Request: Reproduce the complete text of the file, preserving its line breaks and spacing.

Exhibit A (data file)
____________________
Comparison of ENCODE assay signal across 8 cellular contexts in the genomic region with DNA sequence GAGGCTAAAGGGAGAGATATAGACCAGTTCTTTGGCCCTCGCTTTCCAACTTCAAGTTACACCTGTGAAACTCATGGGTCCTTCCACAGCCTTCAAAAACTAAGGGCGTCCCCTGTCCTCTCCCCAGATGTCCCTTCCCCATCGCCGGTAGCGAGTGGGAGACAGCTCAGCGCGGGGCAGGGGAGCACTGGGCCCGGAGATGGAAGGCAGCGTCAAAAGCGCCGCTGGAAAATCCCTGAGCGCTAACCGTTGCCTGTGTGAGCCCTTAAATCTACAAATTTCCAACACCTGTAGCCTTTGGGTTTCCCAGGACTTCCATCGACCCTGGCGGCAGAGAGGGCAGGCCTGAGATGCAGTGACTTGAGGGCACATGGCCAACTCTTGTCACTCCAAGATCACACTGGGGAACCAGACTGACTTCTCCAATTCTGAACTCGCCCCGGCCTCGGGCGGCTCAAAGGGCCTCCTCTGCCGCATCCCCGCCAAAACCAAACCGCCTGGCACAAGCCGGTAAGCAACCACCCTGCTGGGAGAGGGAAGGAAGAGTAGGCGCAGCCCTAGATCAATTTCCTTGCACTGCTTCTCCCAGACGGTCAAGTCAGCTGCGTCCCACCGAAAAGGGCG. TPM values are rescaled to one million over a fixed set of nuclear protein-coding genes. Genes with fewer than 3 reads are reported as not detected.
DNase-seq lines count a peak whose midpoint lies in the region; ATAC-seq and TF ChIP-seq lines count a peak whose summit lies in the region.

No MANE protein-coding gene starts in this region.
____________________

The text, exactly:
Comparison of ENCODE assay signal across 8 cellular contexts in the genomic region with DNA sequence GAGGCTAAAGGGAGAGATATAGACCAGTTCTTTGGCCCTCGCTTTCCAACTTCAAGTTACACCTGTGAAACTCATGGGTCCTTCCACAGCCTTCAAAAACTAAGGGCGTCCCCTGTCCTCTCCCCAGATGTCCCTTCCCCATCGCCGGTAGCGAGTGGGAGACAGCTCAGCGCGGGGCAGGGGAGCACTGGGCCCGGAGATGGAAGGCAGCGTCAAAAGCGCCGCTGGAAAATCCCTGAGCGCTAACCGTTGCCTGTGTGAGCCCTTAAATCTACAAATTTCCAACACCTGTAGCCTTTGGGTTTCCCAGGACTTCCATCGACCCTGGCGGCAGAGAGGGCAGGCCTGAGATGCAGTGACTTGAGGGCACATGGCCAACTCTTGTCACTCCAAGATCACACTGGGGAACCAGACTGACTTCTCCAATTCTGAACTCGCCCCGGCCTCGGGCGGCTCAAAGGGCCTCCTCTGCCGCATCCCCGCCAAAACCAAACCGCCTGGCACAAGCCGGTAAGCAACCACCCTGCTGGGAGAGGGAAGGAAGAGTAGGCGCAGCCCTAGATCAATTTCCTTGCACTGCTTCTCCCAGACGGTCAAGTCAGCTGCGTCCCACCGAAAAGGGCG. TPM values are rescaled to one million over a fixed set of nuclear protein-coding genes. Genes with fewer than 3 reads are reported as not detected.
DNase-seq lines count a peak whose midpoint lies in the region; ATAC-seq and TF ChIP-seq lines count a peak whose summit lies in the region.

No MANE protein-coding gene starts in this region.